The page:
Join me tomorrow as we explore the city and meet frame drum and other traditional Uzbek folk musicians – I may even get to meet my first Central Asian flautist

, , , , , , , , , , , , ,

1 Comment

Day 15 – Bukhara to Baysun, into the mountains at last

15shop.gifBefore setting off from Bukhara this morning, we called in at the workshop of an instrument maker, Karomat Mukimov. It was not long before we were surrounded by the master’s young apprentices and were being shown the intricacies of tuning tars. Karomat and Sasha had been at the Tashkent Conservatory together 23 years ago, so there was a mini reunion going on. Amongst the instruments in his shop was a tanbur from the nineteenth century, it had been lovingly restored by this master. It transpired that the tanbur had once belonged to Leviche Babakhanor, grandfather of Ari (a musician we met three days ago). This news came as something of a shock. Why would the family sell such a beautiful instrument? It was heavily inlaid and was quite obviously made for an important player. Sasha told us that Ari had referred to an instrument of Leviche’s which had been sold to a maker. This tanbur was an antique with historical value, having belonged to one of the last Bukharan court musicians. Here it was for sale. Admittedly not cheap, but we would have been free to take it abroad. It crossed our minds to buy it and give it back to Ari – where it belonged. The story went that one of Ari’s brothers had gone to live in Israel and had exchanged this instrument for an new one. It seemed sad to see it here but at least it was now restored and perhaps would end up in the hands of a player.

My thoughts now turned to a doira, a frame drum, that I had seen several days before, but had then seemed absurdly overpriced. Whether it was the effect of half an hour of conversation, or Sasha’s connection with the instrument maker, I’ll never know, but the price suddenly dropped by a third. We struck a deal and I walked away the proud owner of a high quality doira. Now all I have to do is persuade someone to show me a few tricks.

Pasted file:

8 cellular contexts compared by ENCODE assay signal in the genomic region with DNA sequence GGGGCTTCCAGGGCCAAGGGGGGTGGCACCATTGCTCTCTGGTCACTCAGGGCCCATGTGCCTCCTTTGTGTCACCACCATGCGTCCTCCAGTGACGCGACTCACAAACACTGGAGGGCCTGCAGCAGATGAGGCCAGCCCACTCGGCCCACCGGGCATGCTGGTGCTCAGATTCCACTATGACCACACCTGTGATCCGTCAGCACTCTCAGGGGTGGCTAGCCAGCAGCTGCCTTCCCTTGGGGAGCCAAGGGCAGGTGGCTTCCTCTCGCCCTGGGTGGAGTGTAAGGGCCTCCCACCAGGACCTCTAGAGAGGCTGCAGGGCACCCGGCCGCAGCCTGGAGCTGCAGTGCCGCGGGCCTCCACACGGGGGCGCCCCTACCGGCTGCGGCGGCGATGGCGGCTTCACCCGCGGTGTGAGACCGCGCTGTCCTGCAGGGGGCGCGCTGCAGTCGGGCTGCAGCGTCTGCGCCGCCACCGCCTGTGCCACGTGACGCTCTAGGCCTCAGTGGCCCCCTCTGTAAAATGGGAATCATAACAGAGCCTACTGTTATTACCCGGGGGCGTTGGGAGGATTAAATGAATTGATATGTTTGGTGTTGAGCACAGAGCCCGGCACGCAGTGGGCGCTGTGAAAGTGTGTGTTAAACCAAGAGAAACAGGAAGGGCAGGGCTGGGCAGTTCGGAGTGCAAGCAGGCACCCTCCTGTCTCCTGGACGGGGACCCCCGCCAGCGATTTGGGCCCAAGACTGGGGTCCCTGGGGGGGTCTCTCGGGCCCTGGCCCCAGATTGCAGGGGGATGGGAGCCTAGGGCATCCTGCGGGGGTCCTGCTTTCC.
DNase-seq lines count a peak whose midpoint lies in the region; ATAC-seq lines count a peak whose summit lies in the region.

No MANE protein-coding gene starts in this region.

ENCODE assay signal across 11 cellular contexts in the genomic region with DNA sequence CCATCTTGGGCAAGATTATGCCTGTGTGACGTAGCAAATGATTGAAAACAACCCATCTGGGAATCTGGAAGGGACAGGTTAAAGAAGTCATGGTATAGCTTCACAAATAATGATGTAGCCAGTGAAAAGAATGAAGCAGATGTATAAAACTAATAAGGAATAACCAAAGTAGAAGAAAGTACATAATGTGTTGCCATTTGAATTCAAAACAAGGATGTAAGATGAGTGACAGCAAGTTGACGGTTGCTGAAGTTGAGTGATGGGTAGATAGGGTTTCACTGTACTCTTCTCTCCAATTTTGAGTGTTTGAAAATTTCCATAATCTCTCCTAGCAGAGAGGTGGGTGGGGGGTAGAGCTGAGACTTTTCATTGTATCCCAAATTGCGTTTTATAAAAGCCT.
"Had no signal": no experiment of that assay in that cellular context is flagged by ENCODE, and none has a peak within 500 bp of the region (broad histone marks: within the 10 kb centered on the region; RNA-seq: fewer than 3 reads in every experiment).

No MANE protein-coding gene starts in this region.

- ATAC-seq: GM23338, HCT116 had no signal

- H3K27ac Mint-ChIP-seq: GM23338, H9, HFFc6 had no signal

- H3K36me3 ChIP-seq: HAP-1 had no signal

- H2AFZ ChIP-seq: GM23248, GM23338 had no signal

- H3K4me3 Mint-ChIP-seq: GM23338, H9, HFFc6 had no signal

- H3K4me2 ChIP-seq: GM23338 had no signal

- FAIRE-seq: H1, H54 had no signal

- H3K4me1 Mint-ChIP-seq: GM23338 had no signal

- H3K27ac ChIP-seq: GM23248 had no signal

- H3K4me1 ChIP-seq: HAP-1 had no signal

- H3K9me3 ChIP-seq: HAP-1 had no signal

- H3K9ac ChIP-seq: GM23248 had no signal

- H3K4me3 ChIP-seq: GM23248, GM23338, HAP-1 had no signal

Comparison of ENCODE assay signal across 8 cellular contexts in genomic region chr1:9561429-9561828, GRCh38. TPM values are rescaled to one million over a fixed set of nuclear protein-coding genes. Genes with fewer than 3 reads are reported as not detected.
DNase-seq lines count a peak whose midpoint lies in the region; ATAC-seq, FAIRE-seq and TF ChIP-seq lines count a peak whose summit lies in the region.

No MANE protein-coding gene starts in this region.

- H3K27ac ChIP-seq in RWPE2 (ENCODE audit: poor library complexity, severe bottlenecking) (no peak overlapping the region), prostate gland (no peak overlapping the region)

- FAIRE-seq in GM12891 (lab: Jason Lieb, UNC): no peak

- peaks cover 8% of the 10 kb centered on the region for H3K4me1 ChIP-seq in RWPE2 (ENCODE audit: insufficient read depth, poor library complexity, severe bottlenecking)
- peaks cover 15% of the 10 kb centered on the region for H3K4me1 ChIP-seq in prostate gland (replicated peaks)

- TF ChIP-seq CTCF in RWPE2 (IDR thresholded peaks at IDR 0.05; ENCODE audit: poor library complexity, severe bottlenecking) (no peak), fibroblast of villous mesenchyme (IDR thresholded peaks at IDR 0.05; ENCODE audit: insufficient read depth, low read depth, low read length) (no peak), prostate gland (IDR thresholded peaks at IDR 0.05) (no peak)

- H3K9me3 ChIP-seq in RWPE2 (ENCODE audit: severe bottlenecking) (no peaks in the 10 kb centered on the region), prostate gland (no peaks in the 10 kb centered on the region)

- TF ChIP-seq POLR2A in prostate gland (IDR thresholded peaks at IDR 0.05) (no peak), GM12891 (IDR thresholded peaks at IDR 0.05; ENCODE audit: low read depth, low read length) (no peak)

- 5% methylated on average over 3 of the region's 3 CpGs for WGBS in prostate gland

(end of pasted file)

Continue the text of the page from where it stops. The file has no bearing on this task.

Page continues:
15van.gifThis project involves plenty of travelling around Central Asia. After all I am the ‘Musical Nomad’. Of course the truth of the matter is I am accompanied by a small, specialist team. Our ‘nomad horse’ for the last two weeks is a Volkswagen Caravelle, with enough seats for six people and five large flightcases.In Central Asia a driver is more than simply a driver, he constantly nurses and cleans the car, never leaves it and finds petrol in the most unlikely places. Our Uzbek driver Bahadir is a real character and devout individual. He is a stout man with a face half resembling Mel Brooks and a sleepy manner. We were amused watching Bahadir buying petrol. He would chase lorry drivers, hug and kiss them and spend hours in the back yard of strangers.

16bah.gifOur delicate computer, communications and audio/video equipment are at the mercy of his driving skills and we all too often have to tell him, through Sasha, to ‘slow down!’ This gets lost in the translation as within minutes we are once again careering through potholed hairpin bends. Bahadir also has an uncanny ability to forget things – only basic things such as which town we asked to stop in!. With all his faults though he has some key redeeming features – his devotion to his religion and his mild manner which conceals a strength alien to many in the West.

Yurts and oil wells line the improbable road to Baysun. A semi desert of stunted shrubs strectches to a hazy horizon. The mode of transport switches from dodgy trucks to lively donkeys, laden with unknown produce bound for market.

I15grp.gifn many Islamic countries you wield a camera at your peril. In Tunisia for example, even pointing a camera at a person is considered deeply offensive. I entered the lively market at Karsi full of trepidation. Everywhere the rich fruit colours of high summer beg for Kodachrome. Reds in apples and tomatoes, golden yellow pears, grapes, as black as night. In direct competition for photogenic appeal were the gorgeous Tajic clothes of the Uzbek women. I gestured to my camera with a thumbs up and a smile – smiles were returned. Suddenly I was the most popular guy in town – everybody wanted to be photographed and video’d. It gets better. The fruit sellers started to compete for my attention by paying me in fruit. I left the market laden with bags, totally bemused but thrilled. The generosity of these people had been such a surprising contrast.

15bays.gifIn the cities of the former Soviet Union the legacy of too many conquering Tzars and an autonomous state is a frozen fear still reflected in faces. Here in the country people further from the hub of beaurocracy seem to retain an earlier innocence. As we arrive in Baysun unannounced in the early evening, word spreads fast. Soon a whole greeting committee turn out to welcome us to this small town in the mountains famous for its music.

Tomorrow the ‘Bakshy of Baysun’.

, , , , , , , , , , , , , , , , , ,

No Comments